“I have spent too much time talking about how we need to change, how we need to integrate technology…etc… When it comes to making things “work” in school, I have missed emphasizing the golden examples that will change motivation for both staff and students. The answer is not some magic bullet that some teacher or principal just blogged about, it is not some new wonderful tool that allows people to create new meanings and experiences. It is concentrating on the work of the students. Finding those examples of exemplary student work that exist in every building and ask the question: ‘How did you get your kids to do that?’“
If you get a chance to read his post, it is wonderfully inspiring and motivating. It really made an impact on me.
I think I need to get out more and see what others are doing. I know the excuses:
· I don’t have time.
· I am too busy.
· I have to get ready for testing.
· Maybe tomorrow.
· When I have time.
· I want to but…
I think it has come to the point where I need to make time. I need to see what is going on around me. I need to see what techniques are being used in other classroom. I need to see what students are talking about and how they are working in other classes. What are they responding to and how are they responding to this?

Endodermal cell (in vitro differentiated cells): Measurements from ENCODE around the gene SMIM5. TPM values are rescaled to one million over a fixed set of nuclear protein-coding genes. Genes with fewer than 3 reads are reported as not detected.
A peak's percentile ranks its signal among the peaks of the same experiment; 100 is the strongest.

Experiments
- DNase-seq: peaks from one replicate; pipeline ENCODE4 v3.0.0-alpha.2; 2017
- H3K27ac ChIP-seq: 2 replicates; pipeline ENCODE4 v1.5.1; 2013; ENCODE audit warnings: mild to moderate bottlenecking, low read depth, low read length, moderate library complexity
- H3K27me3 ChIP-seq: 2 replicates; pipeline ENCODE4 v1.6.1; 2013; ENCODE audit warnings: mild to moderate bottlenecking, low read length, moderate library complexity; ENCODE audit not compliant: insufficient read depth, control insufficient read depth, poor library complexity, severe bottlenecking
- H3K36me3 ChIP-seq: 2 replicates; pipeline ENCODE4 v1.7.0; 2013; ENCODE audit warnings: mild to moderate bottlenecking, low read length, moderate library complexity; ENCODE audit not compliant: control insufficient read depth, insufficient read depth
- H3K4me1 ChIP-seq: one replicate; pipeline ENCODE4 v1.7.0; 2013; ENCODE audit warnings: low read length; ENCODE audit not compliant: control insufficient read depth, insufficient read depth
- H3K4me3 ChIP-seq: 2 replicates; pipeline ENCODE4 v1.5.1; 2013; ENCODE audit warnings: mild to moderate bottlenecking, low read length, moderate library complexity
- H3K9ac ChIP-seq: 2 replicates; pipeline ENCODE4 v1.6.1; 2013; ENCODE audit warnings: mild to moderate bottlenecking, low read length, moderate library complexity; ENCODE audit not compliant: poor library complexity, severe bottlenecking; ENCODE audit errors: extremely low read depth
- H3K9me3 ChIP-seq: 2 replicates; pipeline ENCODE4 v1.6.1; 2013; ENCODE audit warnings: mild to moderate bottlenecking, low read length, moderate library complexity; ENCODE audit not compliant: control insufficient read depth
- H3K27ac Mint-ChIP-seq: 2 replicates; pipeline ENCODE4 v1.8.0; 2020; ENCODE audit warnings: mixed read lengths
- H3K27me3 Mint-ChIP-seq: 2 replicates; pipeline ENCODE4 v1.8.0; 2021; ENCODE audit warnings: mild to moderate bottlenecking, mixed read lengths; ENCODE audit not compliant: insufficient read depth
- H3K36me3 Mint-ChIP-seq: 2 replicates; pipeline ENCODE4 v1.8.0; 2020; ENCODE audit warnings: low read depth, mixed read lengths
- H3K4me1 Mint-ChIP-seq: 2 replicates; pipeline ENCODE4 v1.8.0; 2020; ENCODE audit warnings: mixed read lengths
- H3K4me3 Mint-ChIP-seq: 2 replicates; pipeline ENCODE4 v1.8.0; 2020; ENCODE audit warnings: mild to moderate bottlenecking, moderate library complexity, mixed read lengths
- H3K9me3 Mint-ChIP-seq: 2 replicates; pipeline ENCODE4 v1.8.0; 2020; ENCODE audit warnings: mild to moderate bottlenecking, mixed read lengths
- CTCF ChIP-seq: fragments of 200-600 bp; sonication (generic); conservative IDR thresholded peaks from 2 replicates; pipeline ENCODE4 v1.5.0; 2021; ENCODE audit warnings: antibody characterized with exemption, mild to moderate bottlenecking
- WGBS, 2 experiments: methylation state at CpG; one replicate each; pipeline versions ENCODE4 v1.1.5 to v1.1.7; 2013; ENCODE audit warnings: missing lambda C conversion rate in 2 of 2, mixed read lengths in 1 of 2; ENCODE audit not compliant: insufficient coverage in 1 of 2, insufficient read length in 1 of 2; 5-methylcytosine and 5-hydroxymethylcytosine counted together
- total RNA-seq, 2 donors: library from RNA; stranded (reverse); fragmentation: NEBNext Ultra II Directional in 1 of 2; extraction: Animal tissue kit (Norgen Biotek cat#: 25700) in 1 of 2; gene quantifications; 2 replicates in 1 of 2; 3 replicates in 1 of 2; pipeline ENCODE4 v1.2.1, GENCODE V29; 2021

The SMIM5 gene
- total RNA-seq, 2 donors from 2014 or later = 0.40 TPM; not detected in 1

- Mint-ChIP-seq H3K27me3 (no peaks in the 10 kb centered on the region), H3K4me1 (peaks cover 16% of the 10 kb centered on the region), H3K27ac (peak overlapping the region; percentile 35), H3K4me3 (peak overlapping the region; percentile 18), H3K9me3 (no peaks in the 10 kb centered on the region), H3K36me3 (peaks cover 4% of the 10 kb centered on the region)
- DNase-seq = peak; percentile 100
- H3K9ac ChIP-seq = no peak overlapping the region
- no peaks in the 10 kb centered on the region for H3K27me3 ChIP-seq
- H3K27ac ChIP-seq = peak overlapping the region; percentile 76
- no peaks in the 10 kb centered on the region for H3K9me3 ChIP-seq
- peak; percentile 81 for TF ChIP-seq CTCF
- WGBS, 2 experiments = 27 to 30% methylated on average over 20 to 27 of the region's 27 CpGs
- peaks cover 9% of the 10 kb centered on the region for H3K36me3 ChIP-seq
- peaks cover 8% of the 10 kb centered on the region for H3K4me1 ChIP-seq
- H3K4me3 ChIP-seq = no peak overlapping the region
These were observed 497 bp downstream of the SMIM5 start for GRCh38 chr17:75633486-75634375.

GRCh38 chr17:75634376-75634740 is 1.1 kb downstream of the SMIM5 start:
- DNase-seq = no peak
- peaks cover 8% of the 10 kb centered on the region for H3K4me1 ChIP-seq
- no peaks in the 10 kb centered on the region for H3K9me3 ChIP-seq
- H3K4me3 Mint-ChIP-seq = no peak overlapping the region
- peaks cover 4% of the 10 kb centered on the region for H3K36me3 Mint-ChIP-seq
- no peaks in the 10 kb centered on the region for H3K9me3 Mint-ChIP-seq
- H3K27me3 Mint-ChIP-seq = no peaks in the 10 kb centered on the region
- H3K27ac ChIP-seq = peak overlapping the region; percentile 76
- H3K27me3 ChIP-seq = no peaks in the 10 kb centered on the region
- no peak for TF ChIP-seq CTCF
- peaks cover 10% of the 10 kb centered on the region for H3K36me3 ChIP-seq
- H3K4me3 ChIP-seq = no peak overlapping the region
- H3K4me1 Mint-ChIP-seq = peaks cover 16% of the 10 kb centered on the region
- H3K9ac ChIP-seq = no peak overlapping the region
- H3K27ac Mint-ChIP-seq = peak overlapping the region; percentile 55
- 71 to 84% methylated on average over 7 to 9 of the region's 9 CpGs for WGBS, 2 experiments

When I find something is great going on, I need to further the conversation by talking to that teacher. I need to know how it is being done and how can I modify it for my own classroom. How can I try to do the same thing and meet my student’s needs?
Maybe I will find out that it won’t work for my students or my personality, strengths and teaching styles won’t work with this but I won’t know if I don’t try. Then again, maybe I will hit a gold mine and find out it works wonderfully with my students and I like doing this.
Sometimes by going on this “treasure hunt,” I can find out what other teachers find inspiring. They can help send me to the classrooms that they like. Maybe this spark can set off a flame in other teacher’s heart and I can start a “movement!” Wouldn’t that be exciting?
Have you see something that made you want to ask a teacher, “How did you get your kids to do that?” If so, please share!
Posted on the Successful Teaching Blog by loonyhiker (successfulteaching at gmail dot com).
Original image: 'Contre-jour'